Currently, the program is going full steam ahead into the next academic year, and Prof. Kishon-Rabin hopes that the necessary funding will follow. She is also pioneering another community project set to start in the fall which will encourage greater involvement from teachers, parents, and other community members. "The more the parents are involved, the better the outcome of therapy with the children will be," she says.

 

For additional news excerpts click here

 

Supervision of Graduate Students

Supervision of Ph.D. Students (graduation year)

Shai Chordekar (2014- ). "Excitation of the auditory system by vibratory stimulation through non-osseous conduction". Co-supervised with Prof. Haim Sohmer (Hebrew University)

 

Bonnie Asher (2014-  ). "The quantity, quality and temporal patterns of the dyadic communication exchange in infants 3 & 6 months old from low and high socioeconomic status"

 

Yael Zaltz (2016). The characteristics of auditory-procedural learning in children and adults". Co-supervised with Prof Avi Karni (Haifa U)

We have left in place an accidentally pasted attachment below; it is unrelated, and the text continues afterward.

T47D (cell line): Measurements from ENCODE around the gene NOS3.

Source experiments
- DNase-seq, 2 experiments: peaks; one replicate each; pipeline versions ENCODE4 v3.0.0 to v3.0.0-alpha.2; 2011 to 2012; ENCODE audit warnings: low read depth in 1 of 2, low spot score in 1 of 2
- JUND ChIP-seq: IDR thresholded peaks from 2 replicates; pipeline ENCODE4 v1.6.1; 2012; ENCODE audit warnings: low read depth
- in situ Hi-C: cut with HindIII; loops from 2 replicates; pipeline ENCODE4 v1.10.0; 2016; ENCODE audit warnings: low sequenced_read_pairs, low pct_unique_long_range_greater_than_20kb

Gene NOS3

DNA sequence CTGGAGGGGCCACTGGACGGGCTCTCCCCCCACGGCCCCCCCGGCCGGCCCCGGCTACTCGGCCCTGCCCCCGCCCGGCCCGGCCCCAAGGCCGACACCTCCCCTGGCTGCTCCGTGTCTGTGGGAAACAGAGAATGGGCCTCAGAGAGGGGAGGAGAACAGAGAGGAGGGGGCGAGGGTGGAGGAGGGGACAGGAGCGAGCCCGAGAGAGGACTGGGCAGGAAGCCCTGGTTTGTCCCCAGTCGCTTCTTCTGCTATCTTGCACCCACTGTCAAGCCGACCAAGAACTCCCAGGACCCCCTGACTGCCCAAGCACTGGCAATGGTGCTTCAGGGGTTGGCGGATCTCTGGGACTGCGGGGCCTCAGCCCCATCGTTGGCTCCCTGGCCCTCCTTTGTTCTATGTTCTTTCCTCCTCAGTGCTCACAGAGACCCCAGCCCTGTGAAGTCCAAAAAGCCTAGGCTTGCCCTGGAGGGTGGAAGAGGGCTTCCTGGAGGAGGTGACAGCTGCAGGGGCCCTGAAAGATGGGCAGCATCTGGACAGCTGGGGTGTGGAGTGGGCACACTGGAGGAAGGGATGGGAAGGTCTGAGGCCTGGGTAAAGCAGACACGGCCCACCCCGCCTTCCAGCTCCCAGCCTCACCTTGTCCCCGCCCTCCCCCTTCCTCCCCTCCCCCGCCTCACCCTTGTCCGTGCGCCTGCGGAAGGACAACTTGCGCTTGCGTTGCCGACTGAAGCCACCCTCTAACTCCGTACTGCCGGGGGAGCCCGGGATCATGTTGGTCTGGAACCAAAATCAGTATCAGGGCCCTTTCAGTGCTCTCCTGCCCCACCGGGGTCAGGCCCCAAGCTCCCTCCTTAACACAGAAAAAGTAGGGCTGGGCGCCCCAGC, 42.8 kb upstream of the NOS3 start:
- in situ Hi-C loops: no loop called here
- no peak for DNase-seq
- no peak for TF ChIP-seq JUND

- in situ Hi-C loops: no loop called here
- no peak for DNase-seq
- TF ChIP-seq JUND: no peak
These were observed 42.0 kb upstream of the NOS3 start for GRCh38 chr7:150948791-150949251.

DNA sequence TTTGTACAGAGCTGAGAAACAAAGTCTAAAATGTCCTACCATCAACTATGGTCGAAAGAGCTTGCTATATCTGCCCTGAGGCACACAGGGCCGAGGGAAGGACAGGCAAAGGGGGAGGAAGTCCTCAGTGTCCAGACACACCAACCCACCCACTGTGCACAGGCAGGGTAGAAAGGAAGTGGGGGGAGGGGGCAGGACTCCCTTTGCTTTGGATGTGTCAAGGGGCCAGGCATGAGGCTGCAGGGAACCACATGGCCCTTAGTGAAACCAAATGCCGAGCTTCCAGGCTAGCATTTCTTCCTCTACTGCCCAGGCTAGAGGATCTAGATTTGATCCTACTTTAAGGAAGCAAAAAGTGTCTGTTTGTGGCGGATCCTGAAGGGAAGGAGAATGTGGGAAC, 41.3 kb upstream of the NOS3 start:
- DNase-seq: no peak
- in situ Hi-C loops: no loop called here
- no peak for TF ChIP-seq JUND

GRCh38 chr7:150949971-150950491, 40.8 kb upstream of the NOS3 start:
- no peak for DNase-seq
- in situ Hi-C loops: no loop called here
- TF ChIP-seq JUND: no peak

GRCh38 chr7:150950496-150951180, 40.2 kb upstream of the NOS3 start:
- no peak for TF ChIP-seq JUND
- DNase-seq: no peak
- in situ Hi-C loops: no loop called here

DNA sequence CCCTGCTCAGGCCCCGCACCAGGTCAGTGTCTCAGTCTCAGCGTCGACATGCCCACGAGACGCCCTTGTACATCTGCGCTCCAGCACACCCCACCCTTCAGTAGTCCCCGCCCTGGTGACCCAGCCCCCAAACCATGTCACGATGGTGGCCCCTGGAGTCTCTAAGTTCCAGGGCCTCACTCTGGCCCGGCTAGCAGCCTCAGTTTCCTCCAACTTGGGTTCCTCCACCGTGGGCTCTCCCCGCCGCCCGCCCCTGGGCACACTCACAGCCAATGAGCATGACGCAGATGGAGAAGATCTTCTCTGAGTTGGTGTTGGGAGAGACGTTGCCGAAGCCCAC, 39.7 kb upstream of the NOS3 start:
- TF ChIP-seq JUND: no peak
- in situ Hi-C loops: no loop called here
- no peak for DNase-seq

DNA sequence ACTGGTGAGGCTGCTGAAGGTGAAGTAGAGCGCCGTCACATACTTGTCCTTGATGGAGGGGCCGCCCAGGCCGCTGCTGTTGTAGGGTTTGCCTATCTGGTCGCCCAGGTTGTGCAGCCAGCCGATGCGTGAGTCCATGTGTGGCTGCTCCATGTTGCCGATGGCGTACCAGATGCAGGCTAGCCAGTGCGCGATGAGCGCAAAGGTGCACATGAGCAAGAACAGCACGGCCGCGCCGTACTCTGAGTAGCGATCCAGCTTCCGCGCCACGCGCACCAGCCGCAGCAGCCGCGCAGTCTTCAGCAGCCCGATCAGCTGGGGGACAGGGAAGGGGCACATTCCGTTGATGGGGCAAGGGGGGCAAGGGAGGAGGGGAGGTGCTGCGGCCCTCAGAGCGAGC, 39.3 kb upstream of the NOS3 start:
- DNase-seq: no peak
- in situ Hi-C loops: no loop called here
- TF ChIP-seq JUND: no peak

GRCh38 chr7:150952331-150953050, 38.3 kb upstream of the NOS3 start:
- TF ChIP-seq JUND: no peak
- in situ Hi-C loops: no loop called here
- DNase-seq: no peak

Liora Levy (2012).  "A response theory of the emotional stroop effect. Co-supervised with Prof D. Algom (Psychology TAU) & Eran Hayut (Open university)

 

Eitan Globerson (2012). The Effect of Auditory Perceptual Abilities and Theory of Mind on Receptive Prosodic Abilities in the General Population and the Autistic Spectrum". Co-supervised with Dr N Amir (TAU), Dr O. Golan (BIU) & Prof M. Lavidor (BIU)

 

Osnat Segal (2011).  "The perception of stress patterns in normal-hearing Hebrew babies"

 

Michal Icht (2009). "Directed forgetting of words". Co-supervised with Prof D. Algom (Psychology, TAU) & Eran Hayut (Open university)

 

Riki Taitelbaum-Swead (2008).  Acoustic cues to the perception of the initial stop voicing contrast in Hebrew speaking children and adults. Co-supervised with Prof. M. Hildesheimer